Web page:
- Columbus Day
Stock a Smarter Pantry
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Over the past few months, we’ve shared some essential tips for grocery shopping and keeping your pantry well-stocked, but we’re not going to stop there. Along with being smart in the grocery store and well-prepared at home, there are a few frugal things you can be doing at home to make your groceries and your budget last longer. No one likes to see food or money go to waste, so to keep yourself on a budget, follow these 10 tips from The Daily Meal and Whole Foods Market for stocking a smarter pantry.
FIFO (First in, First Out) — It’s the number one rule for professional kitchens today because it helps chefs organize their pantry so that they’re not wasteful. With the first in, first out method, you’re using the older products first so that you’re not letting them go to waste. So remember to put the freshly bought milk behind the already opened carton in your refrigerator.
Know Your Produce — Whenever you’re buying fresh produce, make sure you know the proper ways to store it. Many people throw tomatoes in the refrigerator when they get home, when really they’re better off right on the kitchen counter at room temperature. Nothing’s worse than wasting money or food due to negligence, so educate yourself.
Freeze and Save — The freezer is a great way to be resourceful about your pantry. Having frozen loaves of bread, protein, and vegetables will always keep them on hand and make sure they don’t spoil.
Shortcuts — Use shortcuts whenever possible when grocery shopping. My favorite one? Whole Foods suggests that when you’re serving a salad for a small amount of people, use the salad bar at grocery stores to get your ingredients, rather than buying them in bulk.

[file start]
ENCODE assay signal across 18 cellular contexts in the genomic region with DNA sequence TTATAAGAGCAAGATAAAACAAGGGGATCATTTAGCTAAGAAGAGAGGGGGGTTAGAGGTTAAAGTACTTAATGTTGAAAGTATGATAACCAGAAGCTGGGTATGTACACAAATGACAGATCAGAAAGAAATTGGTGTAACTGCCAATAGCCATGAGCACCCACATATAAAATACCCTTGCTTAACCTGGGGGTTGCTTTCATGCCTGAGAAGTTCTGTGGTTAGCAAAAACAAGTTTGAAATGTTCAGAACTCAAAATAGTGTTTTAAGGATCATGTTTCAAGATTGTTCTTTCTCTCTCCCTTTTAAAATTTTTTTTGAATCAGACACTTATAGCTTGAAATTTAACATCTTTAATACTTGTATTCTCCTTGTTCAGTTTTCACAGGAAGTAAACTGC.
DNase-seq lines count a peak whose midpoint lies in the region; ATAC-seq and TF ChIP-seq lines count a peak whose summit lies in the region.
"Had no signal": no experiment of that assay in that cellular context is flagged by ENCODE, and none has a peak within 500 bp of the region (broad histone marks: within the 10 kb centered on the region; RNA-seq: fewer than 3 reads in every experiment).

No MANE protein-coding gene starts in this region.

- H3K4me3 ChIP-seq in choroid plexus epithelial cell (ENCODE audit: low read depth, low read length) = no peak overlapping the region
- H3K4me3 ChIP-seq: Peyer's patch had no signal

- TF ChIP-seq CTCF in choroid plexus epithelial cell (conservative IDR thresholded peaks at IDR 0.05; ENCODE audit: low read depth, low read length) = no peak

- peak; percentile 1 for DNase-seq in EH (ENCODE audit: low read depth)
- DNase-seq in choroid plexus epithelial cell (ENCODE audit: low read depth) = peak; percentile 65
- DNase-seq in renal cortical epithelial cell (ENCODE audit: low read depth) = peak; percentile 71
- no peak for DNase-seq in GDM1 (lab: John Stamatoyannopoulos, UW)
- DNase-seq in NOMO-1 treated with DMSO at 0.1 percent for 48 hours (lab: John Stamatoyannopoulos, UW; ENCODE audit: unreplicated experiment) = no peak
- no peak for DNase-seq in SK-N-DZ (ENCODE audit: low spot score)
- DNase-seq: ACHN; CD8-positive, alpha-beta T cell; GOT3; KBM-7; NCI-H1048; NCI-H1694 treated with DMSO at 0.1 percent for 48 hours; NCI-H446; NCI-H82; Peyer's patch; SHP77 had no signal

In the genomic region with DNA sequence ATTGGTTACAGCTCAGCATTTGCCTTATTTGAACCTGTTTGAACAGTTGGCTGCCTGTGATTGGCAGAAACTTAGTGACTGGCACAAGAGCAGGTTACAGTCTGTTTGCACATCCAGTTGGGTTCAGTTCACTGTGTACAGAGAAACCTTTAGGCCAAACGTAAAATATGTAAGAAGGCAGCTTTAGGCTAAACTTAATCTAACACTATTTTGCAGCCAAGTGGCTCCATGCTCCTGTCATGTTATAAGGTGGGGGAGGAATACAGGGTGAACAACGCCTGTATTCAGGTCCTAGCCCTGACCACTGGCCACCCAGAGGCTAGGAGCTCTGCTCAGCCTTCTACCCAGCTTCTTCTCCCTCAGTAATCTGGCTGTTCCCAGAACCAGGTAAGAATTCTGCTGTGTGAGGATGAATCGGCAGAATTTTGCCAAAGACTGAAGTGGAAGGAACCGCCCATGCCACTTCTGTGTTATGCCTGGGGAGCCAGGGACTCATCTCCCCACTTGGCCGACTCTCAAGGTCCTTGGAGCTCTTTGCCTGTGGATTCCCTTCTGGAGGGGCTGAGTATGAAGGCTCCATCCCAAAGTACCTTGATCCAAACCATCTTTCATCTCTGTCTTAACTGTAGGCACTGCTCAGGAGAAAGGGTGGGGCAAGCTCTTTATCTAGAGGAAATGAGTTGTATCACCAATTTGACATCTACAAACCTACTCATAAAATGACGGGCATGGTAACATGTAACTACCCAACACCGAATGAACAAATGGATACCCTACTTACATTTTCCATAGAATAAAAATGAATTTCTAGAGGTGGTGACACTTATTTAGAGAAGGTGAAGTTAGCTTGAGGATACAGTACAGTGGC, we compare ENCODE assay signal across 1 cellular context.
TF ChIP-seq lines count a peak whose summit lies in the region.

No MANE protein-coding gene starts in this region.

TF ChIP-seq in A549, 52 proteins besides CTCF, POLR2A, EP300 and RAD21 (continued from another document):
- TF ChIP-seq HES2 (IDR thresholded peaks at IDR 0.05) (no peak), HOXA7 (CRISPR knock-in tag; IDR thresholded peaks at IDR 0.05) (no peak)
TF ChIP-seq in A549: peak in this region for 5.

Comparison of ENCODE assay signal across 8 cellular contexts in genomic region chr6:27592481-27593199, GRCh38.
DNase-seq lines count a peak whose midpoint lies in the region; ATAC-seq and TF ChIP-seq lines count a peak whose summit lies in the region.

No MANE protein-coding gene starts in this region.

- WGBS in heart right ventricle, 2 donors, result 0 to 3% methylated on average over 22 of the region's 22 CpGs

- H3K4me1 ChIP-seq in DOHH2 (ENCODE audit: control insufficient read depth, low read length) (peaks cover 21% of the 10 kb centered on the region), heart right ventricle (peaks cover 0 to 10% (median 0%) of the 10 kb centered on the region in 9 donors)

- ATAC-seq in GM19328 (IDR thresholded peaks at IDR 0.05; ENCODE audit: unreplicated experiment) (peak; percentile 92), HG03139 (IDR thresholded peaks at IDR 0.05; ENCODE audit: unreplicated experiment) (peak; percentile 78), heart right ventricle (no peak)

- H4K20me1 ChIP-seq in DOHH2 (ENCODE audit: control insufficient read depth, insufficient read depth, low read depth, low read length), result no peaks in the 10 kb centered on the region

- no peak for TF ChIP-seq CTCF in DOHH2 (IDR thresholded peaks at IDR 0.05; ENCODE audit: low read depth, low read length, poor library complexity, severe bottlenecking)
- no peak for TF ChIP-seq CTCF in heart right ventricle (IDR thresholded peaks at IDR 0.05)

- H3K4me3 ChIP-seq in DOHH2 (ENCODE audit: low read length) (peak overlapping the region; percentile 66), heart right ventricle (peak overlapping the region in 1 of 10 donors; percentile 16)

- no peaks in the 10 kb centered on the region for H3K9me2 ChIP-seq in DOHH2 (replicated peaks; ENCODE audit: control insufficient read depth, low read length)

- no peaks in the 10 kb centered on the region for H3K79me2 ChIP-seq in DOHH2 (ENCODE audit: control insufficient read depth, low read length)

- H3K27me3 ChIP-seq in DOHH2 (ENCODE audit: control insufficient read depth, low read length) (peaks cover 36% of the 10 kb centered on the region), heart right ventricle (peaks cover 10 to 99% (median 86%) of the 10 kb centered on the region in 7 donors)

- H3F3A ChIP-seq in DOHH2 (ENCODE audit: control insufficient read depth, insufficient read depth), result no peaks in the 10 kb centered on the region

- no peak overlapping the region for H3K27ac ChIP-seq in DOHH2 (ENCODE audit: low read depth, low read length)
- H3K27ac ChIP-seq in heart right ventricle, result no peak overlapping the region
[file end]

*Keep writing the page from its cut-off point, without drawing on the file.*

Gardening — Growing your own garden of fresh herbs is the best way to keep the flavorful greens at your fingertips. Rather than having to buy a whole package of thyme for that one breast of chicken, you can just rip a few stems off your homegrown plant.
Freeze-Dry Herbs — If you do start a garden, or even buy that whole package of thyme, you can still be savvy and save by freeze-drying the herbs to preserve them longer.
Get Creative — When you’re past the point of freezing leftover produce, get creative and transform it into something that’ll last. Greens like spinach and basil are great in pesto, and leftover bread may not last by itself but will go farther as dried breadcrumbs.
Canning and Pickling — Learning these two essential techniques can help you save a ton of pantry items. See our article on pickling for tips and suggestions.
Plan Ahead — Even if you consider yourself a "fly by the seat of your pants" type of person, planning in the kitchen can work wonders when trying to save and be efficient. Keep a list in your pantry and write down something whenever you've run out of it, and plan meals a week ahead of time so you’re smart about grocery shopping.
Cooking Well — Last but not least, the best way to not let things go to waste in the kitchen is to cook it well. Whole Foods Market 365 Everyday Value products are inexpensive and are great pantry staples, and they can make mouthwatering and flavorful meals at little to no cost. Here are three recipes from Whole Foods that transform your pantry staples into a fulfilling meal.
Three-Bean Salad with Quinoa Recipe
"Summer green beans are here! Perhaps other beans, too, so substitute any of the three beans with what you can get on sale or from your garden..."
- Whole Foods Market
"A great way to serve this salad is to slice a 9-inch round focaccia in half horizontally, fill itwith the tuna, and press a plate..."
- Whole Foods Market
"Cooking dried beans is low maintenance and a great value. Make sure to plan ahead..."
- Whole Foods Market
Anne Dolce is the Cook Editor at The Daily Meal. Follow her on Twitter @anniecdolce
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